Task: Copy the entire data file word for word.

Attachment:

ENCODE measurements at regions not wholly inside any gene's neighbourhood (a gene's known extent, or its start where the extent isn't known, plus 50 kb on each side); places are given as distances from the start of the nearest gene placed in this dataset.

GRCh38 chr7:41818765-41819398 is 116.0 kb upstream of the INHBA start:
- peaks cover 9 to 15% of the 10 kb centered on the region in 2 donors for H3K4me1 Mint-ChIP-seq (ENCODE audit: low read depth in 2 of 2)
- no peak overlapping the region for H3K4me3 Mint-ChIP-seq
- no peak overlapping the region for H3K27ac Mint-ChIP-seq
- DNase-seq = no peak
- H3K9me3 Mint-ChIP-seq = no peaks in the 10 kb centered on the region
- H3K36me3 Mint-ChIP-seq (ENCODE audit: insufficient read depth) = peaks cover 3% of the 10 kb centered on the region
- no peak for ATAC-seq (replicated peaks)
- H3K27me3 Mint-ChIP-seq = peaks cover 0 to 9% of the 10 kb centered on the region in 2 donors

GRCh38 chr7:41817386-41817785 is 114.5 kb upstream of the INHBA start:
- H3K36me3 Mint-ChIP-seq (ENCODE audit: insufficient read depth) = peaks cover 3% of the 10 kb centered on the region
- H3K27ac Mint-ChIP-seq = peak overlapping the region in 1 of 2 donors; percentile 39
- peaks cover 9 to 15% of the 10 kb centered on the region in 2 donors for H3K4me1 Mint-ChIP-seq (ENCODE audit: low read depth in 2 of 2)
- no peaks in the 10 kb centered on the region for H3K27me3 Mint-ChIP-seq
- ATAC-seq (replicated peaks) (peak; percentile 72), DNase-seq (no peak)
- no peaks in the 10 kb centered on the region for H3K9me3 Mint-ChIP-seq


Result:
ENCODE measurements at regions not wholly inside any gene's neighbourhood (a gene's known extent, or its start where the extent isn't known, plus 50 kb on each side); places are given as distances from the start of the nearest gene placed in this dataset.

GRCh38 chr7:41818765-41819398 is 116.0 kb upstream of the INHBA start:
- peaks cover 9 to 15% of the 10 kb centered on the region in 2 donors for H3K4me1 Mint-ChIP-seq (ENCODE audit: low read depth in 2 of 2)
- no peak overlapping the region for H3K4me3 Mint-ChIP-seq
- no peak overlapping the region for H3K27ac Mint-ChIP-seq
- DNase-seq = no peak
- H3K9me3 Mint-ChIP-seq = no peaks in the 10 kb centered on the region
- H3K36me3 Mint-ChIP-seq (ENCODE audit: insufficient read depth) = peaks cover 3% of the 10 kb centered on the region
- no peak for ATAC-seq (replicated peaks)
- H3K27me3 Mint-ChIP-seq = peaks cover 0 to 9% of the 10 kb centered on the region in 2 donors

GRCh38 chr7:41817386-41817785 is 114.5 kb upstream of the INHBA start:
- H3K36me3 Mint-ChIP-seq (ENCODE audit: insufficient read depth) = peaks cover 3% of the 10 kb centered on the region
- H3K27ac Mint-ChIP-seq = peak overlapping the region in 1 of 2 donors; percentile 39
- peaks cover 9 to 15% of the 10 kb centered on the region in 2 donors for H3K4me1 Mint-ChIP-seq (ENCODE audit: low read depth in 2 of 2)
- no peaks in the 10 kb centered on the region for H3K27me3 Mint-ChIP-seq
- ATAC-seq (replicated peaks) (peak; percentile 72), DNase-seq (no peak)
- no peaks in the 10 kb centered on the region for H3K9me3 Mint-ChIP-seq